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Analysis & Opinion
04.05.11 Kidnapping Russia’s Rich
By Andrew Roth

The tortured body of Viktoria Teslyuk, the16-year-old daughter of leading Lukoil executive Robert Teslyuk was found in the Moscow region this week, after the teenager had been missing for over a month. While attention recently focused on the kidnapping of Ivan Kaspersky, son of billionaire computer programmer Yevgeny Kaspersky, who was safely rescued by security services from his kidnappers late last month, the Teslyuk case stands as a grim reminder of a recent trend of high-profile kidnapping cases in Moscow that do not end so well.

The body of Viktoria Teslyuk, marked by multiple knife wounds and with a severely fractured skull, which is assumed to have been the cause of death, was discovered yesterday under a snow bank by local residents of Taldom, a small city in the Moscow region. Reports noted that while her family had not yet positively identified the body, the jewelry she was still wearing lead investigators to believe they had indeed found the missing girl’s body.

The discovery marks the conclusion of a pair of high-profile kidnapping cases that could not have ended more differently. The son of billionaire Yevgeny Kaspersky, founder of the anti-virus software giant Kaspersky Laboratory, was rescued in a daring raid and returned to his father unharmed following his kidnapping in Moscow last month. Yet while the Kaspersky case seemed fairly straightforward with reports that a ransom demand for 3 million euros was made shortly after the kidnapping, the Teslyuk case remains a mystery: no ransom demands were made and nothing was heard of the girl from the time she disappeared on the way to a math lesson until she was found this week.

The two cases have put the issue of child kidnappings in wealthy families in Russia in the spotlight. “Kidnapping in our country has a chaotic, but very brutal character. It’s not by chance that many of the rich send their children out of Russia,” said Mikhail Vinogradov, an outspoken criminal psychologist, reported rosbalt.ru.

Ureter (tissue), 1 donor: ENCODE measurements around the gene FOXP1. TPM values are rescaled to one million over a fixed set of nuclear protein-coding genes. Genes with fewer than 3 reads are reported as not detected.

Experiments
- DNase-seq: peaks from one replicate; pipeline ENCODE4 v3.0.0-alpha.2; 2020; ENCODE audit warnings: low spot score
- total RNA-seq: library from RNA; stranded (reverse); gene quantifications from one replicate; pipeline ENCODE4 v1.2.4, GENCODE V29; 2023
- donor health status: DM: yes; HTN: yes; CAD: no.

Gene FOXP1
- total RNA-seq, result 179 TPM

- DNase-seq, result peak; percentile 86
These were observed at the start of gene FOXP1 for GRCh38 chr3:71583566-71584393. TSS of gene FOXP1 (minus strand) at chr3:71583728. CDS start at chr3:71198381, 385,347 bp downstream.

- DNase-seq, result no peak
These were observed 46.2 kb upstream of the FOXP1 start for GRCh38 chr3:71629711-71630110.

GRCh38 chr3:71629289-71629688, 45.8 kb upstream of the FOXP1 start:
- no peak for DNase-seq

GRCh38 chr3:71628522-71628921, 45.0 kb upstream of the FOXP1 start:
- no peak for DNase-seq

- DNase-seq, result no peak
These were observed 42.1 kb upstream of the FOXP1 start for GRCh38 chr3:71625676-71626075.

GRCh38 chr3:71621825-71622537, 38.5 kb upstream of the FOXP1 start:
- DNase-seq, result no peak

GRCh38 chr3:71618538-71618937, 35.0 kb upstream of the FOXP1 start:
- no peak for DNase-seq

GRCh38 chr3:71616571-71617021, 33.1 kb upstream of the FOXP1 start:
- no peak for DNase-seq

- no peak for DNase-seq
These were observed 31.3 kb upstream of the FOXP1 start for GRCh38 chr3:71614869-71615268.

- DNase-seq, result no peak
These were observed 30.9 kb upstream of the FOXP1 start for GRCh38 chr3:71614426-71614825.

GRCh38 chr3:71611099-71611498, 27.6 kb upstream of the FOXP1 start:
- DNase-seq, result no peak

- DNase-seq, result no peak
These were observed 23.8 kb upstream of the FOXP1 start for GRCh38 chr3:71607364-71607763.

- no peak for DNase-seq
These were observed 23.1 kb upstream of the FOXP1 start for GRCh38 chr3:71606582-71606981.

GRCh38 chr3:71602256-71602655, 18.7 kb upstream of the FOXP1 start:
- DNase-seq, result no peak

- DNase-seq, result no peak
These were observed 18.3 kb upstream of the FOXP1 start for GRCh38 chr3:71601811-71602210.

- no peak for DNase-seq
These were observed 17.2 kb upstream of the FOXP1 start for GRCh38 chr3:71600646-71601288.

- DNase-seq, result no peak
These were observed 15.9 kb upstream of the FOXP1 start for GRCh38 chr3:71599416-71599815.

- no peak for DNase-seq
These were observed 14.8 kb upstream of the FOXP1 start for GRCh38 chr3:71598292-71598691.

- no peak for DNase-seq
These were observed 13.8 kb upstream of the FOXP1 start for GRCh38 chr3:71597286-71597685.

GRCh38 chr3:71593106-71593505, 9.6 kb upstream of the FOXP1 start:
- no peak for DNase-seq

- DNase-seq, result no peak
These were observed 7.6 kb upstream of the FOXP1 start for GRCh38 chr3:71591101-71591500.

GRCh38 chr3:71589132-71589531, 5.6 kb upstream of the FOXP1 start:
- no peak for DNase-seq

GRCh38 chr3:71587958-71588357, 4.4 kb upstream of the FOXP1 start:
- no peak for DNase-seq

A tour through some of Moscow’s elite shopping malls, clubs or restaurants will quickly show that Moscow’s elite are not short on bodyguards, and plenty of firms that offer security services to the ultra-rich and their families consider personal protection to be crucial. Yulia Ponomareva, a vice-president at the Alfa-Inform group, a Moscow-based personal security consulting firm, said that interest in her company’s services has jumped recently, with an increase in calls and consultations with reference to the Kaspersky case.

Concerning that case in particular, Ponomareva said that the firm had come to the conclusion that “if a more or less organized group had taken it upon themselves to go after Kaspersky [‘s son], then nothing would have helped other than additional personal protection, bodyguards.”

Ponomareva further said that families were most heavily protected in three Russian regions: Moscow, Nizhny Novgorod and Sochi, whereas security services are less utilized in other cities, such as St. Petersburg, and Russia’s more remote regions. “Many Russians still believe in the mantra that ‘whatever happens is going to happen.’ We have had an increase in calls but many people still watch these cases and don’t believe it could happen to them,” said Ponomareva.

For the families of oligarchs and the elite, security measures can vary widely. A live-in English teacher for an oil executive’s children in the elite Rublyovka suburb of Moscow said that the family’s drivers, some of whose reputation was established by earlier work in criminal organizations, served as primary bodyguards for the family’s two children, one teenager and a nine-year-old. Public transportation is strictly off-limits for the children, as are solo trips into Moscow. For bigger events like a recent concert that the son attended, three bodyguards kept him and his girlfriend under a steady eye.

Yet in comparison to some of the ultra-rich and in particular some of those that earned their money in the wilder times of the early nineties, he considers the family’s security regime fairly modest. “The people who really plundered in the post-perestroika period seem to have the strictest security presence for their families,” he said.

Yet the recent kidnappings have proven that those with fairly clean records are not immune to the dangers of kidnappings. Kaspersky, who made millions through his anti-virus software, is a rare example of an oligarch in Russia whose fortune has fairly transparent roots. The rule would appear to be that money will attract kidnappers and “in most cases the circumstances are fairly simple – many families will simply pay the money,” said Ponomareva.

But with Teslyuk no one has any answers yet. Various motives for the kidnapping have been suggested, including a reprisal by her father’s former business partners or an attempt to extract her father’s banking information from her, and finally, the possibility that the girl was a victim of chance, kidnapped and killed without any knowledge of who her father was or what he was worth.
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